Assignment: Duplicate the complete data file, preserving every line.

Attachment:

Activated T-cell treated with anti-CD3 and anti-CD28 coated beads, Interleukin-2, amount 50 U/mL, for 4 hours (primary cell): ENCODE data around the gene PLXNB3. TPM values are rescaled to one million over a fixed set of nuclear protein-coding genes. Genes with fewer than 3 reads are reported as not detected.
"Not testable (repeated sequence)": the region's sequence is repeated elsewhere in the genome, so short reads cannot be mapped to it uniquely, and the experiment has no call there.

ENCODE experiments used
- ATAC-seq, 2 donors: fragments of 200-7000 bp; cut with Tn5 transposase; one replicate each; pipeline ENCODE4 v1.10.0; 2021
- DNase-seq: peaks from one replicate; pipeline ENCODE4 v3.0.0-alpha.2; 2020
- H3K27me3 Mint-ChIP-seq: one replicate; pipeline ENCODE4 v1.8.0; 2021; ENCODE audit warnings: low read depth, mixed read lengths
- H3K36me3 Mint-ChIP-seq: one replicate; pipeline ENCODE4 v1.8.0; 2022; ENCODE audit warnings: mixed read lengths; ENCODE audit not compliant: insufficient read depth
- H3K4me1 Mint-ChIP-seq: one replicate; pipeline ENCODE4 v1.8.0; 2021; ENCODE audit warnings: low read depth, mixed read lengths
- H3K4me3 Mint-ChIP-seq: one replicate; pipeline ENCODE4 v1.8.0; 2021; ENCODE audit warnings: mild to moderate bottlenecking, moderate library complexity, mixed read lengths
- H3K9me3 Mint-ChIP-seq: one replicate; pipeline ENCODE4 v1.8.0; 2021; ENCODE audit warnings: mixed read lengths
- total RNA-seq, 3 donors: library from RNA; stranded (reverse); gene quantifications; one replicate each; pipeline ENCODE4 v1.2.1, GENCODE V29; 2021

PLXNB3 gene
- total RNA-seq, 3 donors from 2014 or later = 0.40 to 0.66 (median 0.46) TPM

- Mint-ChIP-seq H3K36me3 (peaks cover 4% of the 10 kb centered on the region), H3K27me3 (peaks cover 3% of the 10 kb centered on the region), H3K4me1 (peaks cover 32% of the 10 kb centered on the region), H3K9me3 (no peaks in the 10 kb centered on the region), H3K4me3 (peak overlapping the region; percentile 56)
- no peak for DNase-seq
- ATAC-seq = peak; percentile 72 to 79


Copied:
Activated T-cell treated with anti-CD3 and anti-CD28 coated beads, Interleukin-2, amount 50 U/mL, for 4 hours (primary cell): ENCODE data around the gene PLXNB3. TPM values are rescaled to one million over a fixed set of nuclear protein-coding genes. Genes with fewer than 3 reads are reported as not detected.
"Not testable (repeated sequence)": the region's sequence is repeated elsewhere in the genome, so short reads cannot be mapped to it uniquely, and the experiment has no call there.

ENCODE experiments used
- ATAC-seq, 2 donors: fragments of 200-7000 bp; cut with Tn5 transposase; one replicate each; pipeline ENCODE4 v1.10.0; 2021
- DNase-seq: peaks from one replicate; pipeline ENCODE4 v3.0.0-alpha.2; 2020
- H3K27me3 Mint-ChIP-seq: one replicate; pipeline ENCODE4 v1.8.0; 2021; ENCODE audit warnings: low read depth, mixed read lengths
- H3K36me3 Mint-ChIP-seq: one replicate; pipeline ENCODE4 v1.8.0; 2022; ENCODE audit warnings: mixed read lengths; ENCODE audit not compliant: insufficient read depth
- H3K4me1 Mint-ChIP-seq: one replicate; pipeline ENCODE4 v1.8.0; 2021; ENCODE audit warnings: low read depth, mixed read lengths
- H3K4me3 Mint-ChIP-seq: one replicate; pipeline ENCODE4 v1.8.0; 2021; ENCODE audit warnings: mild to moderate bottlenecking, moderate library complexity, mixed read lengths
- H3K9me3 Mint-ChIP-seq: one replicate; pipeline ENCODE4 v1.8.0; 2021; ENCODE audit warnings: mixed read lengths
- total RNA-seq, 3 donors: library from RNA; stranded (reverse); gene quantifications; one replicate each; pipeline ENCODE4 v1.2.1, GENCODE V29; 2021

PLXNB3 gene
- total RNA-seq, 3 donors from 2014 or later = 0.40 to 0.66 (median 0.46) TPM

- Mint-ChIP-seq H3K36me3 (peaks cover 4% of the 10 kb centered on the region), H3K27me3 (peaks cover 3% of the 10 kb centered on the region), H3K4me1 (peaks cover 32% of the 10 kb centered on the region), H3K9me3 (no peaks in the 10 kb centered on the region), H3K4me3 (peak overlapping the region; percentile 56)
- no peak for DNase-seq
- ATAC-seq = peak; percentile 72 to 79